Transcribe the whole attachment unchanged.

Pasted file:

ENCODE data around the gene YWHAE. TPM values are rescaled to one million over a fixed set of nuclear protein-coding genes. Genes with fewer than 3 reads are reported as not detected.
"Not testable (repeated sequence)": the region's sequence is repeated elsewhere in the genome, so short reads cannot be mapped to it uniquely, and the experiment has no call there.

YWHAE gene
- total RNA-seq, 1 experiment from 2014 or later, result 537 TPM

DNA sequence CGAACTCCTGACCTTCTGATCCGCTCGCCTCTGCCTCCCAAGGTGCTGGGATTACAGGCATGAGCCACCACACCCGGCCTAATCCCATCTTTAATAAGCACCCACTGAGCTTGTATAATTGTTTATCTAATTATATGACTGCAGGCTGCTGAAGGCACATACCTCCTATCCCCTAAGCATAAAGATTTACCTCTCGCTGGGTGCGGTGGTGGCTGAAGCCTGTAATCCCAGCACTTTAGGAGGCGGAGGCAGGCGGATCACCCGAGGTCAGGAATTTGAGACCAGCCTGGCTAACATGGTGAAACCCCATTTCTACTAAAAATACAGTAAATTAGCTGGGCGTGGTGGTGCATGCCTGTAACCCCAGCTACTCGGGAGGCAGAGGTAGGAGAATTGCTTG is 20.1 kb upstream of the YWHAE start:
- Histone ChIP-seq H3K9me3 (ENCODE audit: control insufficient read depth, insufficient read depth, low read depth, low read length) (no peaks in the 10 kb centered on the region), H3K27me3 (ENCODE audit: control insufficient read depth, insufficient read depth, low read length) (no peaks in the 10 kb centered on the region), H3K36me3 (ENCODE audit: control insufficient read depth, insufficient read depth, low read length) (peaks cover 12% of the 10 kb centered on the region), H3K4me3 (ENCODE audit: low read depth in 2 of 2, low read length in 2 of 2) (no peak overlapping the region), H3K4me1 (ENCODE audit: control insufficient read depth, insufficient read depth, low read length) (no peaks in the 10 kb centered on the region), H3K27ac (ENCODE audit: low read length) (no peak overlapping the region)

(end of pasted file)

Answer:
ENCODE data around the gene YWHAE. TPM values are rescaled to one million over a fixed set of nuclear protein-coding genes. Genes with fewer than 3 reads are reported as not detected.
"Not testable (repeated sequence)": the region's sequence is repeated elsewhere in the genome, so short reads cannot be mapped to it uniquely, and the experiment has no call there.

YWHAE gene
- total RNA-seq, 1 experiment from 2014 or later, result 537 TPM

DNA sequence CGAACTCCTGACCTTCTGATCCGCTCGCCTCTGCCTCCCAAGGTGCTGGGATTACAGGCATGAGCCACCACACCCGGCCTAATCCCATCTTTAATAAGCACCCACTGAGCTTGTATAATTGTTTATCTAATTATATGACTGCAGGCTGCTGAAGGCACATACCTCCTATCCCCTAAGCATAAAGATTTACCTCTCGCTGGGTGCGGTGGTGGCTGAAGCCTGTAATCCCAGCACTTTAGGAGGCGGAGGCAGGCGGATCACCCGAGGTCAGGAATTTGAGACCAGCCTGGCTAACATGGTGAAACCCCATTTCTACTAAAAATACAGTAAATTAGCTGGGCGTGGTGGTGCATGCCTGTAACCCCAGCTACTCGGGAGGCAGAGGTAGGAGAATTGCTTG is 20.1 kb upstream of the YWHAE start:
- Histone ChIP-seq H3K9me3 (ENCODE audit: control insufficient read depth, insufficient read depth, low read depth, low read length) (no peaks in the 10 kb centered on the region), H3K27me3 (ENCODE audit: control insufficient read depth, insufficient read depth, low read length) (no peaks in the 10 kb centered on the region), H3K36me3 (ENCODE audit: control insufficient read depth, insufficient read depth, low read length) (peaks cover 12% of the 10 kb centered on the region), H3K4me3 (ENCODE audit: low read depth in 2 of 2, low read length in 2 of 2) (no peak overlapping the region), H3K4me1 (ENCODE audit: control insufficient read depth, insufficient read depth, low read length) (no peaks in the 10 kb centered on the region), H3K27ac (ENCODE audit: low read length) (no peak overlapping the region)